Blog - Beyond Marrakech: The Resource Nexus and Eco-Innovation

Blog - Beyond Marrakech: The Resource Nexus and Eco-Innovation

This blog post has been provided by Dr. Raimund Bleischwitz, BHP Bilton Chair in Sustainable Global Resoures at University College London, based on his keynote speech at the Earth Joint Symposium, held in Cyprus on 17-18 November. This post is also available at the blog of the UCL Institute for Sustainable Resources.

The outcome of the Marrakech climate change conference can be cheered as a cocktail of mixed ingredients. While some hail a dawn of a new cooperation, others see the whole Paris agreement at risk of being ditched when big polluters such as the US may pull out of commitments.

Better narratives are needed to bolster the drivers of a greener economy that puts people first, and become aligned with powerful coalitions across a variety of goals. Rewiring climate action from the previous top-down approach putting global environmental public goods at centre stage towards transformative action from bottom up is actually taking place, but will benefit from new narratives to help market actors making decisions.

The resource nexus and eco-innovation are two of such new narratives. Both have compelling storylines in itself and are adopted by a variety of actors around the globe. I believe they can well go together and bring along a much needed new and additional dynamic from bottom up.

Without doubt, 2016 has been a year of major changes. Sweeps of aggressive populism and triumphs of a new ethnic nationalism are the other side of a coin in a world where many people feel left behind, and mass migration has become the new normal. Despite such gloomy trends, positive investment trends and political will seem to prevail towards delivering the SDGs and the Paris Agreement on climate change, two of the promising milestones reached in 2015. But the road ahead won’t be easy; in fact, it will be quite bumpy, and some actors might choose exit options.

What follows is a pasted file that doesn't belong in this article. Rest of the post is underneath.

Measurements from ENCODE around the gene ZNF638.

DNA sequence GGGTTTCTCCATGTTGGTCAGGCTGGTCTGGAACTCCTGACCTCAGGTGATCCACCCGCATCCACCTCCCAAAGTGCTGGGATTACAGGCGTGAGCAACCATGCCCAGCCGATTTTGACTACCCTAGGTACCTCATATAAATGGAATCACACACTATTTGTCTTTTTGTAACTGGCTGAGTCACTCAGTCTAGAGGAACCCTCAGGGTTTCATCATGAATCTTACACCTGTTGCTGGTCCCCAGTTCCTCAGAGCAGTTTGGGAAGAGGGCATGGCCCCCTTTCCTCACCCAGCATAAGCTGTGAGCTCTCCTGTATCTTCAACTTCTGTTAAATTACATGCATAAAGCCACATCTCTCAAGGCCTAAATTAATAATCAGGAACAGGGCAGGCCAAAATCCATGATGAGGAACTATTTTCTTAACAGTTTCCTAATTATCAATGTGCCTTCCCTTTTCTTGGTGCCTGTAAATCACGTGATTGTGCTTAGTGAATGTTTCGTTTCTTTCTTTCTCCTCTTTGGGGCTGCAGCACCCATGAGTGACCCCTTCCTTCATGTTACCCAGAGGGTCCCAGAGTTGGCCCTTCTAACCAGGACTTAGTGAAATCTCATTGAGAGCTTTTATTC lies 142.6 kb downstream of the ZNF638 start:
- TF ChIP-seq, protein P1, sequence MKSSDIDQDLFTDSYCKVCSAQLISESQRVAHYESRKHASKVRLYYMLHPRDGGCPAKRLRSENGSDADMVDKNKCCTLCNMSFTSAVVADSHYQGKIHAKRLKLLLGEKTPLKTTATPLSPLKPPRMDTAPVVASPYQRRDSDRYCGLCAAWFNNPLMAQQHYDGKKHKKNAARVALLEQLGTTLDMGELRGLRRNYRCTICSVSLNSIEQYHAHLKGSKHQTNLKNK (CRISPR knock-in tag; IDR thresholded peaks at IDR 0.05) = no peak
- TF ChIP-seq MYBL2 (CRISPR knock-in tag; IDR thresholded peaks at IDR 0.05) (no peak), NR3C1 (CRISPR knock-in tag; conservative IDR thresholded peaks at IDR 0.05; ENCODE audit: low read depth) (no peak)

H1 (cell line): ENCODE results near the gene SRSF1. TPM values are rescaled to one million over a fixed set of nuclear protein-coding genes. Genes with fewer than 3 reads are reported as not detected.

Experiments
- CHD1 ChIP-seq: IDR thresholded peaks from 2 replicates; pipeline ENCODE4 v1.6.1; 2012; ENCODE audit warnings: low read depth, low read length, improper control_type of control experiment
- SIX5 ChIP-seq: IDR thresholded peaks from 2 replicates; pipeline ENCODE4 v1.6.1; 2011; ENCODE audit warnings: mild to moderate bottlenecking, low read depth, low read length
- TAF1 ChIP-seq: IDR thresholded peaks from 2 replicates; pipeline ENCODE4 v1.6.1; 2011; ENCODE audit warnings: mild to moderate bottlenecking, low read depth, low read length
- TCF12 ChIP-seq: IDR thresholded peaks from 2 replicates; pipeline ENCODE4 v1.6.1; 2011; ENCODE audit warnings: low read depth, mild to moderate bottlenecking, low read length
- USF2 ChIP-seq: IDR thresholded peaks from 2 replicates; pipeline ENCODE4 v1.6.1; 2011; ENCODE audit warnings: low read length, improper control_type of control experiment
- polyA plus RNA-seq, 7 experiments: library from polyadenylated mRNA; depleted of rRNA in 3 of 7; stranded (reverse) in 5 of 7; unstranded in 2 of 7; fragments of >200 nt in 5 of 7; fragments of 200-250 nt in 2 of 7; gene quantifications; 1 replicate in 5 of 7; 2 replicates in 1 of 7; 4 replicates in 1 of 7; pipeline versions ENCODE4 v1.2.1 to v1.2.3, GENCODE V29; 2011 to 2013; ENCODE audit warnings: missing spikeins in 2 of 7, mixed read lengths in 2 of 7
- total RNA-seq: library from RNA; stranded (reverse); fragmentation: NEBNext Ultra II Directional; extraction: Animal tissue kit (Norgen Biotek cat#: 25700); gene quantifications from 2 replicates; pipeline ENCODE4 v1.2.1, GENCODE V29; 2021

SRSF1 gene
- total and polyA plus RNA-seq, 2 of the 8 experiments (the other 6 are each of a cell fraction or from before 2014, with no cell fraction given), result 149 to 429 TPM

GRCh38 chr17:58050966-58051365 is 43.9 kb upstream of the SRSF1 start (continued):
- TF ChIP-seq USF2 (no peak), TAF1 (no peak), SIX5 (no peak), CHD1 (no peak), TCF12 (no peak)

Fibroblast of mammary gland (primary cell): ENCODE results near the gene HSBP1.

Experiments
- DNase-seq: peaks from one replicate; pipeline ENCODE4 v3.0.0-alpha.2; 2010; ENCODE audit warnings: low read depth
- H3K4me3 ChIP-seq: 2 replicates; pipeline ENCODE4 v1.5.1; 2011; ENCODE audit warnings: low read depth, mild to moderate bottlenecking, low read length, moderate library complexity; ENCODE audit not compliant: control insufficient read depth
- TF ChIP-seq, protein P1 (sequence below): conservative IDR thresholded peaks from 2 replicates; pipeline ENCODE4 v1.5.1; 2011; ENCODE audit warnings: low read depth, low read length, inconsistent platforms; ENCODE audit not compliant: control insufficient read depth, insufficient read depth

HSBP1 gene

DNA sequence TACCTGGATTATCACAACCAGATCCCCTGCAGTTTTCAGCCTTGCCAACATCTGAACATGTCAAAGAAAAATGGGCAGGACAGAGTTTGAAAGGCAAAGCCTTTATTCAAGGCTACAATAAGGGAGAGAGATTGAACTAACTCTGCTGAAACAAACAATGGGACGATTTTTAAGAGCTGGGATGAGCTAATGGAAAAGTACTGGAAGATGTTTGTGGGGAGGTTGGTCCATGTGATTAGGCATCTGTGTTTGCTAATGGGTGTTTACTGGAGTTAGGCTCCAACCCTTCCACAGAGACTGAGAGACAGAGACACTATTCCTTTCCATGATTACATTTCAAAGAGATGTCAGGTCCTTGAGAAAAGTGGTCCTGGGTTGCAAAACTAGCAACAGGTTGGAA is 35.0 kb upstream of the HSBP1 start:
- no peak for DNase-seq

The water – energy – food nexus addresses the interlinkages across using natural resources. The concept has been formulated as a response to silo-thinking in traditional planning where the provision of these resources had been treated separately. It emphasizes that it is important to look at trade-offs and synergies in a more integrated manner. The nexus can be defined as the set of context-specific critical interlinkages between two or more natural resources used in socio-economic systems. Its novel narrative lies in addressing:

  • Human security, a ‘nexus on the ground’, and livelihoods of the one billion+ people living below the poverty line
  • Political security, mainly as tool for analysing conflicts related to natural resources within regions or across borders  
  • The interlinkages across systems of provision.

The nexus involves typically actors from infrastructure planning units for water and energy, development agencies, and international organizations; all quite often operating in crisis regions of the global South.